Why Do Laws Exist

Why Do Laws Exist

Later in the 20th century, H. L. A. Hart attacked Austin for his simplifications and Kelsen for his fiction in The Concept of Law. [54] Hart argued that the law is a system of rules divided into primary (rules of conduct) and secondary (rules that allow public servants to administer the primary rules). The secondary rules are then divided into jurisprudence rules (to settle disputes), amendment rules (which allow laws to be changed) and recognition rules (which identify laws as valid). Two of Hart`s students continued the debate: in his book Law`s Empire, Ronald Dworkin attacked Hart and the positivists for their refusal to treat law as a moral issue. Dworkin argues that the law is an “interpretive concept”[37] that obliges judges to find the most appropriate and equitable solution to a dispute, taking into account their constitutional traditions. Joseph Raz, on the other hand, defended the positivist view and criticized Hart`s approach to the “soft social thesis” in The Authority of Law. [38] Raz argues that the law is an authority, identifiable by purely social sources and without reference to moral reasoning. In his view, any categorization of rules beyond their role as authoritative instruments of mediation should be left to sociology rather than jurisprudence.

[55] Roman law was strongly influenced by Greek philosophy, but its detailed rules were developed by professional jurists and were very demanding. [63] [64] In the centuries between the rise and fall of the Roman Empire, law was adapted to changing social situations and comprehensively codified under Theodosius II and Justinian I. [65] Although codes were replaced by customary law and jurisprudence in the early Middle Ages, Roman law was rediscovered around the 11th century when medieval jurists began to research Roman codes and adapt their concepts to canon law. Birth of Common Juice. For guidance, Latin legal maxims (called brocades) have been compiled. In medieval England, royal courts developed a precedent that later became common law. A pan-European law merchant was created so that traders could trade with common standards of practice, rather than the many fragmented facets of local laws. The merchant of rights, the forerunner of modern commercial law, emphasizes freedom of contract and the alienability of property. [66] As nationalism grew in the 18th and 19th centuries, the merchant of rights was incorporated into the local law of countries under new civil laws. The Napoleonic and German codes became the most influential. Unlike English common law, which consists of huge volumes of case law, codes in small books are easy to export and easy for judges to use.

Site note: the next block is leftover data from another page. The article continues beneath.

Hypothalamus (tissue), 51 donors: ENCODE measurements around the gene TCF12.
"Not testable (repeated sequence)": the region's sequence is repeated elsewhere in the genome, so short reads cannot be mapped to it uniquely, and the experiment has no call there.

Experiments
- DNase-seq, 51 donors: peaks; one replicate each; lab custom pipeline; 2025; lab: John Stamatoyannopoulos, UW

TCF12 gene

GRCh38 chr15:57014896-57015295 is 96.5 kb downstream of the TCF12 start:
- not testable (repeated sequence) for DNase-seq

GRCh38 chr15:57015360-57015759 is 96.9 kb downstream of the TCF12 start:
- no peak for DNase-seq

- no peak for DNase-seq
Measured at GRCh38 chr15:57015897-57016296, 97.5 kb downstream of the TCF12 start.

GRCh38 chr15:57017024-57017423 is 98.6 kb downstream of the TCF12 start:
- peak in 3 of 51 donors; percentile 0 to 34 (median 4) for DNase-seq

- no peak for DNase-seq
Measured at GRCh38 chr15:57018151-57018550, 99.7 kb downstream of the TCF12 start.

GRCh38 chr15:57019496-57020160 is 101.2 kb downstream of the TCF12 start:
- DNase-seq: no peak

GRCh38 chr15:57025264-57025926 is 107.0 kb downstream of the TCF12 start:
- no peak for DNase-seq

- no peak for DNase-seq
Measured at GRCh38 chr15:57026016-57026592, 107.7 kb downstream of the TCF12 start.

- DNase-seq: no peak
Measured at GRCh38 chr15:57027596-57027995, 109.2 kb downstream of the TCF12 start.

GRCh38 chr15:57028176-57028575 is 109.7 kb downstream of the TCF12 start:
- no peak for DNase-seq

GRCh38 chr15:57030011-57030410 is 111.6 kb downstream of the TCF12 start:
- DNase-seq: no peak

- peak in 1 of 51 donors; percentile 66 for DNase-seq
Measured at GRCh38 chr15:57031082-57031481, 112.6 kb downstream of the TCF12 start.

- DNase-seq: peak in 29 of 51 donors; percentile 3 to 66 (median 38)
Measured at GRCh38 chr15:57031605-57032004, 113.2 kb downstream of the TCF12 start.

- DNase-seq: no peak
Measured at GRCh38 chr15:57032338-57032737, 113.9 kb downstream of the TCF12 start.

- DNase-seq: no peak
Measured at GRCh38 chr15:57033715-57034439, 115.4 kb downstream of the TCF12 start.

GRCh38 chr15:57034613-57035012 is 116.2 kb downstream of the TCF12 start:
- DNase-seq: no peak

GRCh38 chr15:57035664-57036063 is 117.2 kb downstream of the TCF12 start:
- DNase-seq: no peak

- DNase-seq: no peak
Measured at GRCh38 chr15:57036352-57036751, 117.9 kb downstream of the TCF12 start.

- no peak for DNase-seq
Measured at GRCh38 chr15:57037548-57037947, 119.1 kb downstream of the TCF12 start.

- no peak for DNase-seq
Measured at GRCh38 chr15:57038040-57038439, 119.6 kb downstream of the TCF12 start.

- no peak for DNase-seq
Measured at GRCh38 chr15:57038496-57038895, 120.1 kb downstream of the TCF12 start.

Today, however, there are signs that civil law and common law are converging. [67] EU law is codified in the Treaties, but develops through a de facto precedent set by the Court of Justice of the European Communities. [68] Many statutes are specifically designed to protect certain categories of persons. Laws such as the Civil Rights Act (United States) and the Sex Discrimination Act (Australia) make discrimination illegal. These types of laws protect what are called “negative rights,” that is, the right to be free from something like discrimination. Anyone can be discriminated against, but as history shows, some people are more at risk. Laws designed to prevent discrimination based on race, sex, gender, religion and more protect these groups and give them better access to justice. A corollary of the rule of law is the existence of a legal profession sufficiently autonomous to invoke the authority of an independent judiciary; the right to assist a barrister in legal proceedings stems from this consequence – in England, the function of a lawyer or lawyer is distinct from that of a legal adviser. [154] As stated by the European Court of Human Rights, justice should be reasonably accessible to all and people should be able to anticipate how the law will affect them. [155] Anarchism was practiced in society in much of the world. Anarchist mass communities ranging from Syria to the United States exist and range from hundreds to millions.